The good news from the world's largest publicly traded hedge-fund firm is the industry is back in fashion. The bad news is that even the world's largest publicly traded hedge-fund firm is suffering a squeeze on fees.
Tuesday's earnings from Man Group Plc are something of a curate's egg. The 9.2 percent drop in net margins in the first half of this year is the worst since the 14 percent shrinkage in the first half of 2015 -- and means fees are down more than 30 percent since the end of 2014.
The problems facing the hedge-fund industry are well known. In short, their performance hasn't justified what they used to charge. Competing cut-price products such as mostly passive exchange-traded funds have attracted investor cash that might previously have been allocated to active hedge-fund managers.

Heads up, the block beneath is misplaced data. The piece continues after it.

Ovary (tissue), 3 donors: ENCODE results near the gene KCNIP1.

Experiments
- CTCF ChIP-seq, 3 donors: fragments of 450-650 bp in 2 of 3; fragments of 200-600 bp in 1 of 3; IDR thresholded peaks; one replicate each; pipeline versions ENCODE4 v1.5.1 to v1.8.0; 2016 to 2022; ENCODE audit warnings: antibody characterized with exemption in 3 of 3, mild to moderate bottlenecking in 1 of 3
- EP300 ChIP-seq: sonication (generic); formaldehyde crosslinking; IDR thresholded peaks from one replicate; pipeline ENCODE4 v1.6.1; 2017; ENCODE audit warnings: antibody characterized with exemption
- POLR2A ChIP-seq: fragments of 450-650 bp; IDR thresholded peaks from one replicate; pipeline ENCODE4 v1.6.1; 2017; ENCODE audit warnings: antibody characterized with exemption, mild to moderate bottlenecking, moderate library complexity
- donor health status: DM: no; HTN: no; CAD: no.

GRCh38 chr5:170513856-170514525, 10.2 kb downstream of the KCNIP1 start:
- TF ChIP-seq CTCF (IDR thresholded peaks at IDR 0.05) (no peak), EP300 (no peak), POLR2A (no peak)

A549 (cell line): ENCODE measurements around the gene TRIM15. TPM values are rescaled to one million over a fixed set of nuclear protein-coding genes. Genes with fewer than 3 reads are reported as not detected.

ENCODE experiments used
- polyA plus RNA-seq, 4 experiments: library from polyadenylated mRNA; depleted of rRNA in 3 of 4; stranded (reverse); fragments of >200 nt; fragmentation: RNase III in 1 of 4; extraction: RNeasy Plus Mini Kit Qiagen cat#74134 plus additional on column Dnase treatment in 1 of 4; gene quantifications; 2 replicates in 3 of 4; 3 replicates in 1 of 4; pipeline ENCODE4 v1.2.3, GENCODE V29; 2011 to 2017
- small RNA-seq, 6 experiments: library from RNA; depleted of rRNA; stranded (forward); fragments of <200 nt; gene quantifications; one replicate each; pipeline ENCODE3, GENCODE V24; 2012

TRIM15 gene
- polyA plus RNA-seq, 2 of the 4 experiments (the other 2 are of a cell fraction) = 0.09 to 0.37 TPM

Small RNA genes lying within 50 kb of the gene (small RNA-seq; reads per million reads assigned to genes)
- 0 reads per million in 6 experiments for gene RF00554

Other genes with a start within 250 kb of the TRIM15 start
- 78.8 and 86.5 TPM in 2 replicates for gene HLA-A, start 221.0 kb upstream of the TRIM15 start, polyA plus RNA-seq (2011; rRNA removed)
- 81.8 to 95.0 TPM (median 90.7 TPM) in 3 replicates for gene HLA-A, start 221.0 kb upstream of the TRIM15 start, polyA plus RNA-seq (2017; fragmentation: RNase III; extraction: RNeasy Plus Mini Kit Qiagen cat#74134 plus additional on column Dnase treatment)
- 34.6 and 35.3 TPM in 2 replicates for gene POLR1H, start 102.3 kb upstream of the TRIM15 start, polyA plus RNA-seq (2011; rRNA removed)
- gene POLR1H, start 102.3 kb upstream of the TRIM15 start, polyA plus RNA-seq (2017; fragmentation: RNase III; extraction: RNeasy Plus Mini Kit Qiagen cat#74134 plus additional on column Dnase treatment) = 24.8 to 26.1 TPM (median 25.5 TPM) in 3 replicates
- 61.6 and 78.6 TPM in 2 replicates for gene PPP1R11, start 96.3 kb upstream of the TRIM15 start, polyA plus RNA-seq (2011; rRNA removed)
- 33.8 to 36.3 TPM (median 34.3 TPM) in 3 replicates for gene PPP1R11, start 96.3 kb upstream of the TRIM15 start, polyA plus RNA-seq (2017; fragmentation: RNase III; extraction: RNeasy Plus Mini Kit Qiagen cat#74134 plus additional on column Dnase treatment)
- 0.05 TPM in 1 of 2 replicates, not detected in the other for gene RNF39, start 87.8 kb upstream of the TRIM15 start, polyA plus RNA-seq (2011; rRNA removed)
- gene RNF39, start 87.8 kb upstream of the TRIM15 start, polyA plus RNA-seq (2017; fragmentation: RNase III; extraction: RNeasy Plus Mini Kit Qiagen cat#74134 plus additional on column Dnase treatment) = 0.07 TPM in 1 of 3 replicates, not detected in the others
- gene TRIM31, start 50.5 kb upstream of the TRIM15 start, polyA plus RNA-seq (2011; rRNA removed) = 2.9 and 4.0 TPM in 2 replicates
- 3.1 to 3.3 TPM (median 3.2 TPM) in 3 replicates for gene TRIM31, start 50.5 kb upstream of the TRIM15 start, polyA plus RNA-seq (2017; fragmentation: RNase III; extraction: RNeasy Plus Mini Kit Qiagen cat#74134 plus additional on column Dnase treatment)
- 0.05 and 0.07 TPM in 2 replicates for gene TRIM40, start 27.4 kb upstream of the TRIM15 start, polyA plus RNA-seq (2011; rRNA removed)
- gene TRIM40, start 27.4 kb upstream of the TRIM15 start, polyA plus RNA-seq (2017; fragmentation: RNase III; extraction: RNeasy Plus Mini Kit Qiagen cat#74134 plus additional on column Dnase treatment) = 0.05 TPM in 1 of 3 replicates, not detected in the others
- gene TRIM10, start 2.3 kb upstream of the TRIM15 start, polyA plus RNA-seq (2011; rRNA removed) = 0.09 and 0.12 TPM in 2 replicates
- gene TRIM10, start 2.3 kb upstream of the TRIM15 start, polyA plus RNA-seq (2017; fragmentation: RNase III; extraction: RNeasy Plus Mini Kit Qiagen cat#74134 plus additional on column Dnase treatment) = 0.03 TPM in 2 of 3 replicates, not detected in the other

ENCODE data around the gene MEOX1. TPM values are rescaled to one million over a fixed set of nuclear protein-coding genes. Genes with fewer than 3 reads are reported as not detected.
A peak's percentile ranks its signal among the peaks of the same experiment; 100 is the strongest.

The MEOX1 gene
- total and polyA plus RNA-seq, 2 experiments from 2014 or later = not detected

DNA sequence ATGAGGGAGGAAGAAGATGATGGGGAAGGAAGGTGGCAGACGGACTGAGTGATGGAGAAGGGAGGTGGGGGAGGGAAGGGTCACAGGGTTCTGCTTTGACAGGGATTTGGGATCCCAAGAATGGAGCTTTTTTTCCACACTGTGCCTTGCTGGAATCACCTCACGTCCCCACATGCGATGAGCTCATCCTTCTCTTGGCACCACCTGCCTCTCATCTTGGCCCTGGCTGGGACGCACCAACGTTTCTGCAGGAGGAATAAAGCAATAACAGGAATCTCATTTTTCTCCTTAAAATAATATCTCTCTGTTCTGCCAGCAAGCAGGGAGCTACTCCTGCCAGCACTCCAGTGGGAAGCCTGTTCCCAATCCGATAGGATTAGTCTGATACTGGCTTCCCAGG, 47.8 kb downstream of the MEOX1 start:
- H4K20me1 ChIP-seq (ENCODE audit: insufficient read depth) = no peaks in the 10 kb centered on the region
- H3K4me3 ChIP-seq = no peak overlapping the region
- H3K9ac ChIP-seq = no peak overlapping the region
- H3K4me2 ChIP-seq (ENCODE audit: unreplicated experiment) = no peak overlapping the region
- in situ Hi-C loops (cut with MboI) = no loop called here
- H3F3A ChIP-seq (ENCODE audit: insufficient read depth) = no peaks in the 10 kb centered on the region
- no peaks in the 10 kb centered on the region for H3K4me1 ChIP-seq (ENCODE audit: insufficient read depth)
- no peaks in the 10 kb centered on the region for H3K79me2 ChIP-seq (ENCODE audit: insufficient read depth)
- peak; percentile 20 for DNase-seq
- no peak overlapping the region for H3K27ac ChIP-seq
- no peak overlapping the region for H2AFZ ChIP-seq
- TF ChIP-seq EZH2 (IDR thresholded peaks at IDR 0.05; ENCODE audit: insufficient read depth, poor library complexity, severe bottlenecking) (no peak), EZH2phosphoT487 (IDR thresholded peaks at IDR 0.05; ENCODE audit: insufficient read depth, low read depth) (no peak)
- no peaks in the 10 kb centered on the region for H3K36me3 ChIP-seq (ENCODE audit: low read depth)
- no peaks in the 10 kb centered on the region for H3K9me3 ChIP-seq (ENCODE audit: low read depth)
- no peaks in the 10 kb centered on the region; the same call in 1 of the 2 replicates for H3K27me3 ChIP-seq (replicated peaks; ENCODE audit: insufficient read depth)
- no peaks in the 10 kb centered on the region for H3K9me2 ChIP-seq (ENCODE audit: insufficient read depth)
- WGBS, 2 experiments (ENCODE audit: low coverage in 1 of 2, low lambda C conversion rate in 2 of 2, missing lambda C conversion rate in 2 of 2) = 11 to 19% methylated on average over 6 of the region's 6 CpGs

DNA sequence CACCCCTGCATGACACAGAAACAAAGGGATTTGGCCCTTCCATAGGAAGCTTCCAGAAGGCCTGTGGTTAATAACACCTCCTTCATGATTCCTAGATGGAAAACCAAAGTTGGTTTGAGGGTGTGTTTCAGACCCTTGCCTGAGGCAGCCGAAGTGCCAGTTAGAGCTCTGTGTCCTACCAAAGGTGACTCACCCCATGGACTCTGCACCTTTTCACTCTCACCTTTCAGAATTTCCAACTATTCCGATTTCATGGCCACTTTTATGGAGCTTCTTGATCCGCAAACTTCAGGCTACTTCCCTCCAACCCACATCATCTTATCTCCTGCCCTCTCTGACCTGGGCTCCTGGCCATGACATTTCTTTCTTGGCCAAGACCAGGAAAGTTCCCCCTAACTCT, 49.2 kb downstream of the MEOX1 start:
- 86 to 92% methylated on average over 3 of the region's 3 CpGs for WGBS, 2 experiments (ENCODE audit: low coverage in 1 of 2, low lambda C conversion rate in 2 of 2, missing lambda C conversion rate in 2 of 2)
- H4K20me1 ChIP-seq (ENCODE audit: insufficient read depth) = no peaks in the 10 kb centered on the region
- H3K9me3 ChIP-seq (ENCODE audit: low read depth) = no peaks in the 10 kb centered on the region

After flat-lining for several quarters, Man's funds under management reached a record $96 billion by the end of June, boosted by a combination of net inflows of $8.2 billion, a $3.8 billion gain from rising market values and an acquisition that added $1.8 billion.
Man says it expects both inflows and fee compression to moderate in the second half. There's certainly life in the hedge-fund industry yet -- provided it can learn to cope with the somewhat straitened circumstances imposed on it by the rise of cheaper competition.
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